Leukotape K is a kinesiotape. Used for supporting joints, muscles, relieving pain etc. And in finland tapes like Leukotape P, or the classic, are commonly called “sports tapes”. You can find them in sports stores, from many different manufacturers.
I took Leukotape on every trip this summer it was used each time, the last time by me for hot spots. I used the shipping label backing method and it works perfectly. I find that Leukotape adheres better than moleskin, stays on longer and totally prevents hotspots from becoming blisters. Because it adheres so well, it takes a little effort to get it off the backing and scissors defintely simplify the job of cutting.
Is there some reason to use Leukotape P rather than the K version or any of the other
stretchable physio tape products (KT Tape, Rock Tape, etc.)? Most of those come already on some backing paper and often pre-cut into 10-inch strips that would be easily packable for a solo trip.
Haven’t tried the stretchy versions. For this application, I’m unsure that I want the tap to stretch.
But try it, compare it to the static tape, and let me know!
Hi! Very useful post, thank you! I have a (maybe silly) question though, how do you cut the pieces on the trail? Can it be done with a pocket knife? Thanks!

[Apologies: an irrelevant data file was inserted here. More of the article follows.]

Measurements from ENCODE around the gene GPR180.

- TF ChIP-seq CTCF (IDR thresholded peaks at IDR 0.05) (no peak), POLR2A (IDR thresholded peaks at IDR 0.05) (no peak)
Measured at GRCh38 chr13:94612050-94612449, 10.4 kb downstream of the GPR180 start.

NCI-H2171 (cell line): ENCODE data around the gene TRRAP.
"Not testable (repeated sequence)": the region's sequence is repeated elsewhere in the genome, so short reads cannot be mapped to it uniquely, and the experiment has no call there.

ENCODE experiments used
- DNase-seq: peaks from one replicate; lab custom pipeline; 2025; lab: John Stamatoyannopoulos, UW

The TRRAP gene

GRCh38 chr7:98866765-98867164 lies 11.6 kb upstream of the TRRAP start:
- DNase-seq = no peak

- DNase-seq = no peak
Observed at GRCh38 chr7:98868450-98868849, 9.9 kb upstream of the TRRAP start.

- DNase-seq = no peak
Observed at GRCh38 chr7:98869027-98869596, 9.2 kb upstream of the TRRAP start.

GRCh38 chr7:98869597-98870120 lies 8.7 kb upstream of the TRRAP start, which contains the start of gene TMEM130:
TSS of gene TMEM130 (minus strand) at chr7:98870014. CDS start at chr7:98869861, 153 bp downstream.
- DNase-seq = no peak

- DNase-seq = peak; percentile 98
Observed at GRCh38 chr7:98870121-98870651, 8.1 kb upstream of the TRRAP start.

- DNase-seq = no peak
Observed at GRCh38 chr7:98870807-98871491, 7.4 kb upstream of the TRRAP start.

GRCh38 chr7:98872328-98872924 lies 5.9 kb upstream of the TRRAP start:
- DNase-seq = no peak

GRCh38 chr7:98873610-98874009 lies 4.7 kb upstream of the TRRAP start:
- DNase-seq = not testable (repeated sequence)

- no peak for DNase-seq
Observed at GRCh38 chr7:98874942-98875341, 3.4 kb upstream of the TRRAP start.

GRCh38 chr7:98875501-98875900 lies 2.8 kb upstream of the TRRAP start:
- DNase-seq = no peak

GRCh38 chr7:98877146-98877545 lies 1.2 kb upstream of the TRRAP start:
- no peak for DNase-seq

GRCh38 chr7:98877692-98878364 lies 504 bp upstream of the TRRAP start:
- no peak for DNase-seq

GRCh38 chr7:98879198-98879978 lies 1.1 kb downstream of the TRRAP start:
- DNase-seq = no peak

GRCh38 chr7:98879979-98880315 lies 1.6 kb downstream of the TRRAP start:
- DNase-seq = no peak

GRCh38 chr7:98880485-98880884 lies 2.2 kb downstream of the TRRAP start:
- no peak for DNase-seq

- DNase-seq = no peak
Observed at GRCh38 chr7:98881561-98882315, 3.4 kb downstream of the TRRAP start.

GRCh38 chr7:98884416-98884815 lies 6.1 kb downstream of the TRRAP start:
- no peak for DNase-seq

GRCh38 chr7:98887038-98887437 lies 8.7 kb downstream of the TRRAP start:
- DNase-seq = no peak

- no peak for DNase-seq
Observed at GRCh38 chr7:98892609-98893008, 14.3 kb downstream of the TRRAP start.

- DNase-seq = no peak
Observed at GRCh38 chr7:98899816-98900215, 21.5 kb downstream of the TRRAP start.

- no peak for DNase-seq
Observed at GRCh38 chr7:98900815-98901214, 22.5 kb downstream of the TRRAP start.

It’s best cut with scissors. Depending on the trip, I use the scissors on my Victorinox Classic or I bring Fiskars blunt-tip kid scissors.
I use strips of parchment baking paper, which is always in my kitchen. One could also place strips of the leukotape on both sides as it peels equally from either side.
Some people (like me) are allergic to the zinc oxide adhesive used in Leukotape (and many other tapes). In that case, people suggest Kinesio Tex Gold (hypoallergenic). Anyone else had this problem?
I think the coated film from the inside of a cereal box would work. It is much better than parchment paper for rolling pie crust and releasing it easily.
Hi I am having the same problem. After reading this blog I found Leukotape Premium Plus (I am in Australia). Does anyone know if there is a difference between this and Leukotape P?
Andrew, do you think wax paper will work? or parchment paper?
I’d try parchment paper before wax paper. The silicone coating on the former is probably more durable than the wax on the latter.
How much do you usually cary with you? Planning out for the SHR, I rarely use it but always carry a roll. Your advice would be better than me guessing.
If you don’t use it often, I think a strip or two (12-24 inches) should suffice. And it weighs nothing, so why not add a second strip? When you really need it, it’s nice to have enough of it.
For context, with a single strip I took care of a client’s heel blisters on both feet, both high and low on the heel. That was Day 5, and if it’d been earlier in the trip I would have wanted more tape so that I could re-tape their feet later in the trip.